- Herralde, Gonzalo
- (1949- )Gonzalo Herralde was born in Barcelona. His debut feature was La muerte del escorpión (The Scorpion's Death, 1976), a thriller with certain links to the work of la Escuela de Barcelona, particularly in terms of actors and sources of inspiration. His best-received film was a reworking, with film critic and historian Román Gubern, of Raza (Race, José Luis Sáenz de Heredia, 1942), the film inspired by Francisco Franco's imagination and experiences. Raza, el espíritu de Franco (Raza, Franco's Spirit, 1977), as the new version came to be titled, went back to the original writings of the dictator, before they were adapted by José Luis Sáenz de Heredia, which alternated with an interview with Franco's sister, Pilar. Her comments contributed to a fascinating mise en abime, putting the film in a historical perspective and highlighting the fantasies woven into the plot.After this, Herralde continued his career with a Barcelona-inspired thriller based on a real-life murder case, El asesino de Pedralbes (Murderer of Pedralbes, 1978), which was followed by an adaptation of one of the key novels on the Catalán bourgeoisie during the Franco years, Últimas tardes con Teresa (Last Afternoons with Teresa, 1984). This melancholy, rueful story shows the cruel barriers and class difficulties between a wealthy young woman and an attractive and ambitious working-class man. Laura, del cielo llega la noche (Laura, Night Comes from the Sky, 1987), in a similar vein, was another adaptation, this time from Catalan author Miquel Llor. La Febre d'Or (Gold Fever, 1993), his last project, was a family saga (this time based on the novel by Narcís Oller) conceived as a five-hour miniseries for television and released as a two-and-a-half-hour version in cinemas. The film focused on a Catalan family of industrialists in the late 19th century. It boasted a firstrate cast and extraordinary production values, but was only a relative success.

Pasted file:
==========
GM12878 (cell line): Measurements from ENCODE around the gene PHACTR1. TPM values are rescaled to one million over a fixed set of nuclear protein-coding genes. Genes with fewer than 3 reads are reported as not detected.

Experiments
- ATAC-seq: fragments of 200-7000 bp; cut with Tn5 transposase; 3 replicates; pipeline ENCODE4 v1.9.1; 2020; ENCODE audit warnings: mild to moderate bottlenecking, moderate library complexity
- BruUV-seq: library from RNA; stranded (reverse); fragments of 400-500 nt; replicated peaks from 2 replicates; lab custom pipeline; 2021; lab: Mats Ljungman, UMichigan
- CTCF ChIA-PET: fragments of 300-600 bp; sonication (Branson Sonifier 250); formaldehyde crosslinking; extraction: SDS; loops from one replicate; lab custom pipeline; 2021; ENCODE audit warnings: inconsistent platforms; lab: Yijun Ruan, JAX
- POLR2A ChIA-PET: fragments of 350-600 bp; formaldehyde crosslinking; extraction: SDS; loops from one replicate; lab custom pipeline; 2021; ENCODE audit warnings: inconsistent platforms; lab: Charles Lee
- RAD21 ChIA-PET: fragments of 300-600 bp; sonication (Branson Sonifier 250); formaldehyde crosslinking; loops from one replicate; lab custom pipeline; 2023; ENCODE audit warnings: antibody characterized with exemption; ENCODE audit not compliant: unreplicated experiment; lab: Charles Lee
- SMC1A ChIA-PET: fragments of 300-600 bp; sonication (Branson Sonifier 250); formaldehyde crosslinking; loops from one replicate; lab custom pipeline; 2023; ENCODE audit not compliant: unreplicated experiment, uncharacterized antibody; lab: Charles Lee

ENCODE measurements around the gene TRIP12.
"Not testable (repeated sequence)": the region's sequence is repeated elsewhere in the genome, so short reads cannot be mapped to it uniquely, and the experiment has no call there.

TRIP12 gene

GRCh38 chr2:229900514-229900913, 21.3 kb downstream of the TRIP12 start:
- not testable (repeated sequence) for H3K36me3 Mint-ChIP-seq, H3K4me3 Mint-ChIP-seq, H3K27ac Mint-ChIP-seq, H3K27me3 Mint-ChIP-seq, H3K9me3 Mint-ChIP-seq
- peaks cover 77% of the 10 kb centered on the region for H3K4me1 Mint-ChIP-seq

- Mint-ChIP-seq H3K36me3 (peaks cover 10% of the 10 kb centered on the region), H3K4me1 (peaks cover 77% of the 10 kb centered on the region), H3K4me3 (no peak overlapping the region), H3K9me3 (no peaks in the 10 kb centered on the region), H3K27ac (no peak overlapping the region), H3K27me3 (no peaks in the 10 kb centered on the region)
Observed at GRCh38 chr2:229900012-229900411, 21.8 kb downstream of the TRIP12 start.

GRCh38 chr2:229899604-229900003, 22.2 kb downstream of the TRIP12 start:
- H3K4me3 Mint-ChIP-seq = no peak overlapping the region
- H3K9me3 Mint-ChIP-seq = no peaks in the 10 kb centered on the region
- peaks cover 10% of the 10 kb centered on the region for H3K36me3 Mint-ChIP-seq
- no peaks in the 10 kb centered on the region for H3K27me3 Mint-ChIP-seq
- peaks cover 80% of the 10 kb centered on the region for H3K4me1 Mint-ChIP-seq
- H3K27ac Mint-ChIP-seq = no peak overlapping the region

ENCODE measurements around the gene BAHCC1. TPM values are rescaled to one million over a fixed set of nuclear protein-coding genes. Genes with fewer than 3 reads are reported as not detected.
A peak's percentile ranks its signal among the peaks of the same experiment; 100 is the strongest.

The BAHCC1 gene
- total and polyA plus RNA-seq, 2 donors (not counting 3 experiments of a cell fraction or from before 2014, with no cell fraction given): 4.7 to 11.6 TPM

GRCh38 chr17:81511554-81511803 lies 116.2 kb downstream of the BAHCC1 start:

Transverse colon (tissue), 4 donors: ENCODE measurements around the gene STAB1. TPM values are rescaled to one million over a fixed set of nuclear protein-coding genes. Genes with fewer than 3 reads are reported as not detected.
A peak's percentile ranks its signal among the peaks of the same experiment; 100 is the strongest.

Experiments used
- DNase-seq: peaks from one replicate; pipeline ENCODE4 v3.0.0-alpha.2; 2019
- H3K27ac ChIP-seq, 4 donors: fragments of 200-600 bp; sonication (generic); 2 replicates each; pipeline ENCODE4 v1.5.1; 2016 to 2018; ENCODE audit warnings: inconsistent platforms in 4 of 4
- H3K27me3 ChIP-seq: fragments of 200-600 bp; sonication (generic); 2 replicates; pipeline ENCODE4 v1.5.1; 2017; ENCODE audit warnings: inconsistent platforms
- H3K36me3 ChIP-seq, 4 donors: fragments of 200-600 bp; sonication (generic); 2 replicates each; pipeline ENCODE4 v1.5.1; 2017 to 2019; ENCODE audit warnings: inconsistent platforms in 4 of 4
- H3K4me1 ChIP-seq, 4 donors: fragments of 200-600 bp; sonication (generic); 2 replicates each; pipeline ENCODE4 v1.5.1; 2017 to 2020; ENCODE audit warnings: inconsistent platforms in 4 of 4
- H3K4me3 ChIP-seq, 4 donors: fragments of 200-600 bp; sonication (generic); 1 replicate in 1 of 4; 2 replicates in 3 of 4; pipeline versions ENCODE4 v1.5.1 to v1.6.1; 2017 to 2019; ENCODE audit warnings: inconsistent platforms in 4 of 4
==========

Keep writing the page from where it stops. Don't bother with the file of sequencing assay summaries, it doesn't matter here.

Historical dictionary of Spanish cinema. Alberto Mira. 2010.